Criteria for Selection of Trainees
The physicians are obstetricians/gynaecologists or general surgeons or experienced senior medical officers with prior experience or training in the performance of abdomino-pelvic surgery. They are usually recruited from University Teaching Hospitals, State or Missionary Hospitals that are able to provide sufficient support staff, operating space and time for the use of the laparoscope.
Designated laparoscopy training institutions also ensure that residents acquire skills in diagnostic laparoscopy before undertaking the specialist M.Med or Fellowship examinations in their respective countries.
These are operating room nurses who were selected from the same institutions as the physicians. At the University College Hospital, Ibadan, Nigeria trained nurses/midwives regularly rotate through the Obstetrics and Gynaecology theatre to acquire skills in endoscopic procedures in an informal training programme.
These are anesthetists or nurse-anaesthesiologists who provide complementary specialised services in the theatres.
Training Course Contents
The primary objective of the training programme is to provide participants with the skills needed to screen, refer clients and to perform safe effective sterilisation procedures. The trainees are also involved in a variety of service-delivery activities including counselling, pre-operative preparation, anaesthesia application, surgery, post-operative monitoring and follow up. The physicians course is a two week programme while that of theatre nurses lasts one week and that of anaesthetists is five days.
Phase I Didactic Course
This consists of a series of seminars designated to update and standardise trainees reproductive health knowledge including current techniques of fertility management.
The lectures include:
- Family Planning in African culture
- Overview of Population Management of gynaecological infections and health
- Sexually transmitted diseases
- Maternal and child health problems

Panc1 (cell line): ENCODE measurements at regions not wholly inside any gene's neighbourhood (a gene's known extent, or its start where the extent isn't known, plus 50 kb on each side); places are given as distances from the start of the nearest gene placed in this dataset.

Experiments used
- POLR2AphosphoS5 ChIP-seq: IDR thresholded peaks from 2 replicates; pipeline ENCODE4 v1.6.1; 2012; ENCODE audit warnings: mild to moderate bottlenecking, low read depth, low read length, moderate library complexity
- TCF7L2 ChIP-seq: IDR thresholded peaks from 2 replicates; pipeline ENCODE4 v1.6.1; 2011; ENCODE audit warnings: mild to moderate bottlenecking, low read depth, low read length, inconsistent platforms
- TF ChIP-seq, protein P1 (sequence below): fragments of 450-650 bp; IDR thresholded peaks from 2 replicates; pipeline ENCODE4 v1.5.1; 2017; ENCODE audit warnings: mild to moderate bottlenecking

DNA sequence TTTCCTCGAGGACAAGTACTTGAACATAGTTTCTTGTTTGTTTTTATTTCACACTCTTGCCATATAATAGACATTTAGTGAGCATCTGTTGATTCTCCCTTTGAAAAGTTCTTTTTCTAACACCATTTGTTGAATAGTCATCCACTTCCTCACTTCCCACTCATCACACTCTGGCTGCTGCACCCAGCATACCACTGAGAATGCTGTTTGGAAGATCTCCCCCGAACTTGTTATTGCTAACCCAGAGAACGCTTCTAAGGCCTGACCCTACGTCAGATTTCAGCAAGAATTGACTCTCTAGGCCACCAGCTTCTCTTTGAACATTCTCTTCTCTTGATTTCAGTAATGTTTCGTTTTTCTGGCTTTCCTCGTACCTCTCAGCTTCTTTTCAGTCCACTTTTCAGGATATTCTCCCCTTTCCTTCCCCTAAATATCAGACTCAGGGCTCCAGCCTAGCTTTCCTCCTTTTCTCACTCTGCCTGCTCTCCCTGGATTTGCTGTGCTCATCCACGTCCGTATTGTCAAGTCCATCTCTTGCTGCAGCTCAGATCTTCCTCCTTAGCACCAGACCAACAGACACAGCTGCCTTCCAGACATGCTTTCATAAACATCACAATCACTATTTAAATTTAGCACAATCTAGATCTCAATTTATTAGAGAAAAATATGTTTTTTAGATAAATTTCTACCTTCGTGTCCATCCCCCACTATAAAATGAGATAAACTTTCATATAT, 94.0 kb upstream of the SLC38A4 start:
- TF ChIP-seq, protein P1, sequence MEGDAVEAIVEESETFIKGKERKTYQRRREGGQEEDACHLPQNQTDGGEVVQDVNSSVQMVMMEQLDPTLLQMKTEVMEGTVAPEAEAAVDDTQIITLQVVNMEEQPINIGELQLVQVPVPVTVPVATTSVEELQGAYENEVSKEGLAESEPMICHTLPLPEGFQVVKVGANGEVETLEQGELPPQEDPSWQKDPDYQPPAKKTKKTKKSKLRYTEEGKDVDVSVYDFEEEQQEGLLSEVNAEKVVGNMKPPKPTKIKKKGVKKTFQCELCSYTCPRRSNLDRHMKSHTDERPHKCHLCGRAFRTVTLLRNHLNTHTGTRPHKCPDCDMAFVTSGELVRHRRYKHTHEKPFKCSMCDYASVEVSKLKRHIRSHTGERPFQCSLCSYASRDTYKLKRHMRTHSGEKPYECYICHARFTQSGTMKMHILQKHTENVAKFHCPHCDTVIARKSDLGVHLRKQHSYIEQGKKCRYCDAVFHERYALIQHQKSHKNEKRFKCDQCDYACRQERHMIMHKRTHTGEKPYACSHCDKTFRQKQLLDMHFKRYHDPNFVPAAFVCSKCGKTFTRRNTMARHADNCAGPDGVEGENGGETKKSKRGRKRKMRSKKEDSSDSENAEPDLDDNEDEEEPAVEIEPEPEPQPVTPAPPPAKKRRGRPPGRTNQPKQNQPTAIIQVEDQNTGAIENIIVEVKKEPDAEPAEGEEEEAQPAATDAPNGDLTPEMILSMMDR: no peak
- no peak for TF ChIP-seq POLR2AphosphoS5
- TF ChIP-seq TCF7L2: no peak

- Endoscopy in infertility management
- Advances in fertility management and contraceptive techniques
- Indications, contra-indications and complications of laparoscopy
- Preparation of operating room and basic techniques and methods of instrument sterilisation
- Minilaparotomy versus laparoscopy sterilisation
- Techniques for local and general anaesthesia
- Post operative care
Phase II Practical Training
This consists of clinical demonstrations and instruction in laparoscopic tubal occlusion using electro-coagulation, Yoon Fallope ® Ring or Filshie ® clip. This is generally supplemented by supervised clinical practice using the fibre-optic teaching aide. The clinical instructor is responsible for assessment of the trainees’ competency using an Evaluation Form and the trainees’ operative record form. A physician must satisfactorily complete ten solo procedures in order to be certified as competent to perform laparoscopic sterilisation. Similarly a nurse trainee must satisfactorily provide pre and post operative care, demonstrate appropriate skill in preparing and maintaining operating theatre equipment and assist the surgeon in laparoscopic procedure in order to be certified competent. Furthermore, depending on the performance of the physicians, the clinical instructor is mandated to make recommendations regarding the donation of laparoscopic equipment to their institutions.
Anaesthesia for laparoscopy
Selection of the anaesthesia/analgesia method depends on the desires and the needs of the patient. It also depends upon the availability of trained anaesthetists and equipment in the centre. Other factors involved are the experience and skill of the operator, the cost to the patient and the presence of any contra-indications in the patient to any particular method (15).
Conscious sedation (local anaesthesia) using intravenous Pethidine 100mg and Diazepam 10 mg with local sub-umbilical infiltration with 10-15cc of 1% plain Lignocaine is the most popular and frequently used analgesia method during training programmes (16). In addition it is well accepted by the surgeons and the patients. The cost is less and it reduces the post-operative recovery time and pain.
The limitations of local anesthesia include pain and discomfort from the pneumoperitoneum and visceral movement that are not completely abolished.